Photo: Julia Reinhart/Getty Images

No story caused a bigger stir in Davos this week than the news that two suspected Russian spies had been caught in August posing as plumbers in the Alpine town.

Between the lines: One prominent attendee instantly suspected a personal connection. Bill Browder, a U.S.-born financier and long-standing thorn in the side of Vladimir Putin, tells Axios that before departing for Davos he received a warning from the British security services — passed along by their Swiss counterparts — that he could be in danger.

  • “I can’t say for sure, but I believe the two were connected," Browder says of the spies and the warning. "I’ve been coming here for 23 years and this is the first time I’ve ever received a security warning about the Russians.”

Zoom out: Browder's Hermitage Capital was the largest foreign investment fund in Russia until 2005, when he was expelled from the country and Hermitage's offices were raided.

  • Browder's lawyer, Sergei Magnitsky, subsequently uncovered a massive fraud scheme allegedly involving Russian officials. He died in prison, apparently after being tortured.
  • Browder has since been fighting a fierce campaign against the Kremlin. He was the force behind the 2012 Magnitsky Act, which enables visa bans and overseas asset freezes for individuals accused of human rights violations.

Driving the news: "The Russians are particularly mad at me right now," Browder told Axios, "because we’re on the verge of getting a European Magnitsky Act."

  • Browder says this is the culmination of a 10-year effort and "probably the most devastating thing that could happen to the Putin regime" given the property and assets key players own in Europe.

The big picture: "Every time there’s something like this going on, the Russians always do something to me," Browder says. "In Canada, when they passed their Magnitsky Act, they put me on the Interpol list for like the sixth time."

  • Browder says he's not aiming for regime change in Russia, and firmly believes Putin will hold power "until the end of his life — whether it’s a natural end or a violent end.”
  • "They’re going to do whatever they’re going to do inside of Russia," he continues, "but as an outsider, I can and I will prevent them from exporting their criminality to the West.”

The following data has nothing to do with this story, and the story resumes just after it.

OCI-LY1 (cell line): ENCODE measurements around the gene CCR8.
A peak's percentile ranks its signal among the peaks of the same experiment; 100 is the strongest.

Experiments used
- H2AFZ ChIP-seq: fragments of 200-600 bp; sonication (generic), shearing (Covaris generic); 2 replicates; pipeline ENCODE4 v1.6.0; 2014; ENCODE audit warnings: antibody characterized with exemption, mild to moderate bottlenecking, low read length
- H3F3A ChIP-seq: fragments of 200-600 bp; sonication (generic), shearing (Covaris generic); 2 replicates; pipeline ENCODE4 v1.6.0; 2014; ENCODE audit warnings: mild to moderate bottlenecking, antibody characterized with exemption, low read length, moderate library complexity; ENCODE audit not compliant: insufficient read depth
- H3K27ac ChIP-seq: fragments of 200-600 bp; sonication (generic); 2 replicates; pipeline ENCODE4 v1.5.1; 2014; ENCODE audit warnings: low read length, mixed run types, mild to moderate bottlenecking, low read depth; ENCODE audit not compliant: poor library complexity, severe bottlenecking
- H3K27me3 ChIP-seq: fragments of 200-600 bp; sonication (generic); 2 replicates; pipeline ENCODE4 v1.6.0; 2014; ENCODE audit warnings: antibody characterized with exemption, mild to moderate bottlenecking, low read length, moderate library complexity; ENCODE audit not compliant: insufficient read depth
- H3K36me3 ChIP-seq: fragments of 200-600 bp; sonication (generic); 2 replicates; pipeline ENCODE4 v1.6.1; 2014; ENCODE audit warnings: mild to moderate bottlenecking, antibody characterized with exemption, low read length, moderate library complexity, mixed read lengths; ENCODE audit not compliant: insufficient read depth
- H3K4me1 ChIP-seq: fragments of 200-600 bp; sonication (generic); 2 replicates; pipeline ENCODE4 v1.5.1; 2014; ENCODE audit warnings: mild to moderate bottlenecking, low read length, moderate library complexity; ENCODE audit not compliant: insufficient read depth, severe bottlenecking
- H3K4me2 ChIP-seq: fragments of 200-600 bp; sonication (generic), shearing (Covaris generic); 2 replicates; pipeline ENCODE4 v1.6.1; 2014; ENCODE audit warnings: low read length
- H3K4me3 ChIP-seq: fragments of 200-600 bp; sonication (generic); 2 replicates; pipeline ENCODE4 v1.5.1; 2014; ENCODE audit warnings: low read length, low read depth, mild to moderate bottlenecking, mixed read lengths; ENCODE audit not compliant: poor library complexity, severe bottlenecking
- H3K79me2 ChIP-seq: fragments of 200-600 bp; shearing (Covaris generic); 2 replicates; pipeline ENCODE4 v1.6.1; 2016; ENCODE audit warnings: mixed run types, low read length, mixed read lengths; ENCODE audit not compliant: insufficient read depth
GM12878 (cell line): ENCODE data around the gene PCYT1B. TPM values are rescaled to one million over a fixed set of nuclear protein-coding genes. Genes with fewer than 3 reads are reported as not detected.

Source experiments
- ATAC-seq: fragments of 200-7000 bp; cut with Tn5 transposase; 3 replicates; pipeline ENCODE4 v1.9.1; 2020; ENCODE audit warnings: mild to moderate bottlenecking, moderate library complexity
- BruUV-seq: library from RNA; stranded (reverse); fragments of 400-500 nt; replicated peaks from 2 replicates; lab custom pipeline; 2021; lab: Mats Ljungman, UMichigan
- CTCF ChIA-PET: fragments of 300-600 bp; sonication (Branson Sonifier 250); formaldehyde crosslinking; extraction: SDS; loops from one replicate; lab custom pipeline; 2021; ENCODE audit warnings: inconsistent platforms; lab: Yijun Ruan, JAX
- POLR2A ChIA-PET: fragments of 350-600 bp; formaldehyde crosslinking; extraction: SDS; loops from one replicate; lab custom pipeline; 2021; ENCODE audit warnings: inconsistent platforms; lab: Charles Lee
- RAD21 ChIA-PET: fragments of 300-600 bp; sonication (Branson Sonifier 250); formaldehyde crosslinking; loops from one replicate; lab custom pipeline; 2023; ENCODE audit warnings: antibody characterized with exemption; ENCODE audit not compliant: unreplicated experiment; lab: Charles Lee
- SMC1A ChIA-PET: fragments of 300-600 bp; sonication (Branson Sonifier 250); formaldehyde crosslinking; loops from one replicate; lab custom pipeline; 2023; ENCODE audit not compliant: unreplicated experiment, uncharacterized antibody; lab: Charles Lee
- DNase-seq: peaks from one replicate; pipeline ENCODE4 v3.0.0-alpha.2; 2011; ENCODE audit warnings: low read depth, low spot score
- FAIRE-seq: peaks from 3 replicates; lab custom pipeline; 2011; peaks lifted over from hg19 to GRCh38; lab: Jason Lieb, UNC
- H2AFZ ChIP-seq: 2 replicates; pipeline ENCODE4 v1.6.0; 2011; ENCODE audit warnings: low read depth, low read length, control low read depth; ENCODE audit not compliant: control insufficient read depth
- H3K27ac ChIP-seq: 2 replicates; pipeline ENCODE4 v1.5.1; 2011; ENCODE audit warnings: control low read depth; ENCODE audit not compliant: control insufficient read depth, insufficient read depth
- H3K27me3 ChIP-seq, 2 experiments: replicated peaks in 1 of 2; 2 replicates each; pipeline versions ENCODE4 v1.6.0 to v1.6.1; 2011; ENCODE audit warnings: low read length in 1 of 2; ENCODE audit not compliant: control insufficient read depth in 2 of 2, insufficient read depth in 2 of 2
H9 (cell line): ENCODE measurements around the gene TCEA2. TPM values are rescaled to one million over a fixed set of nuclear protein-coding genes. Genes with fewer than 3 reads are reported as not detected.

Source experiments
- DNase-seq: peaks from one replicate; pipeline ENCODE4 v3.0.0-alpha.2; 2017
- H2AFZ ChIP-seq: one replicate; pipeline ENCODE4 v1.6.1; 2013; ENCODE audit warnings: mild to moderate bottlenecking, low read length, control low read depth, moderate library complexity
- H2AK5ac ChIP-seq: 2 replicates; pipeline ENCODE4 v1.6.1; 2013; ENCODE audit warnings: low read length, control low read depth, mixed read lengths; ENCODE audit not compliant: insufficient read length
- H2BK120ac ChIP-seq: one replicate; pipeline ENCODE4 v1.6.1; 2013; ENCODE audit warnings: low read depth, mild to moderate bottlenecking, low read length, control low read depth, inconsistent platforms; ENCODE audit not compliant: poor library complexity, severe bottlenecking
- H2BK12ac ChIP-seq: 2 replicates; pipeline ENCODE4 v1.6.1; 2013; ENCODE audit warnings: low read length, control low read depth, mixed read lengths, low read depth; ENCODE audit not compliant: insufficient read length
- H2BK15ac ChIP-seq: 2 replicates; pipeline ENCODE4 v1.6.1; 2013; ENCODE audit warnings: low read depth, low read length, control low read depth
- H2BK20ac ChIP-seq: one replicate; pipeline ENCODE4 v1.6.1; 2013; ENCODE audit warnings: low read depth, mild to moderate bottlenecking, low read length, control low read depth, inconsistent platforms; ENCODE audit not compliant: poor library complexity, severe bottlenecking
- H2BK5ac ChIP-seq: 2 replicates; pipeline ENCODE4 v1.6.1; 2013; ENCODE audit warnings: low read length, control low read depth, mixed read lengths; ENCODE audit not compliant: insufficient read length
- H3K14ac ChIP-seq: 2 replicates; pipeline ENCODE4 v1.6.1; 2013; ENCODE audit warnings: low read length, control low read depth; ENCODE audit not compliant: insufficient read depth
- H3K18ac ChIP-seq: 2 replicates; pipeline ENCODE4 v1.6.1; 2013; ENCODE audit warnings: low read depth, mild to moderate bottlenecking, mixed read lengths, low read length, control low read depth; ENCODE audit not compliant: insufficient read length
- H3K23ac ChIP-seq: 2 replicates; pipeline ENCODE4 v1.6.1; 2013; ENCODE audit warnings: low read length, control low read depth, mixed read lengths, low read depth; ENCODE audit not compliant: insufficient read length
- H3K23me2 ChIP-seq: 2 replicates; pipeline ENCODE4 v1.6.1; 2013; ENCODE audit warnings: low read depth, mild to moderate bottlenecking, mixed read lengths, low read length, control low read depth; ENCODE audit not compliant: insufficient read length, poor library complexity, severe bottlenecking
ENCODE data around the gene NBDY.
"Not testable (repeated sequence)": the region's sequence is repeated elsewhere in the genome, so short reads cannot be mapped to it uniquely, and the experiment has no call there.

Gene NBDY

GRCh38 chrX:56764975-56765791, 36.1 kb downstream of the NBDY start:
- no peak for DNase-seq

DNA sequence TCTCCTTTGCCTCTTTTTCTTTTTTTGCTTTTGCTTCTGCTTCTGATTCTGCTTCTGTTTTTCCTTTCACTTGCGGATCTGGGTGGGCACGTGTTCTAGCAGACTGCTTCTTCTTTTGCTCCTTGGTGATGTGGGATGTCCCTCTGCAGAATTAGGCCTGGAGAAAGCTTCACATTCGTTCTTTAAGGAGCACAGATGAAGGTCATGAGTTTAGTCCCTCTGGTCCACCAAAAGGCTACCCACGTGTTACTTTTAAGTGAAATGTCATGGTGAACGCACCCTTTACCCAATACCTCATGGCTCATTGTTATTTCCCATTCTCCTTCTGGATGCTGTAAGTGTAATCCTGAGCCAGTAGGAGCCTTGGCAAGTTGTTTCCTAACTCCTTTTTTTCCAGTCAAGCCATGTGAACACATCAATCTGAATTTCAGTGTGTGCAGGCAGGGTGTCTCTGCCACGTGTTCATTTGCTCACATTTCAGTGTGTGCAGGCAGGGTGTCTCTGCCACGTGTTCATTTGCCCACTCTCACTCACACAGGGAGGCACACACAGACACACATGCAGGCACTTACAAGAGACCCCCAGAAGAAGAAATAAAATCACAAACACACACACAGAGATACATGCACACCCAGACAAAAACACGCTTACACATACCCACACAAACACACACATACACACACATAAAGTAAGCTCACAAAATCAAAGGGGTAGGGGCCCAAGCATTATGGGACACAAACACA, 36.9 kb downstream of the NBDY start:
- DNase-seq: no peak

Worth noting: Browder speculates that Russia may have been "planning an operation" against him, though nothing directly links the "plumbers" to him.

  • Unusually for plumbers, the two men claimed diplomatic immunity. Police believed they intended to place surveillance equipment in key locations ar0und Davos, per the FT

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Mike Allen, author of AM
1 hour ago - Politics & Policy

Scoop: Mike Bloomberg's anti-chaos theory

CNN's Anderson Cooper questions Joe Biden last night at a drive-in town hall in Moosic, Pa., outside Scranton. Photo: CNN

Mike Bloomberg's $100 million Florida blitz begins today and will continue "wall to wall" in all 10 TV markets through Election Day, advisers tell me.

Why it matters: Bloomberg thinks that Joe Biden putting away Florida is the most feasible way to head off the national chaos we could have if the outcome of Trump v. Biden remained uncertain long after Election Day.

Biden's hardline Russia reset

Photo Illustration: Eniola Odetunde/Axios. Getty Images photos: Mark Reinstein

When he talks about Russia, Joe Biden has sounded like Ronald Reagan all summer, setting up a potential Day 1 confrontation with Russian President Vladimir Putin if Biden were to win.

Why it matters: Biden has promised a forceful response against Russia for both election interference and alleged bounty payments to target American troops in Afghanistan. But being tougher than President Trump could be the easy part. The risk is overdoing it and making diplomacy impossible.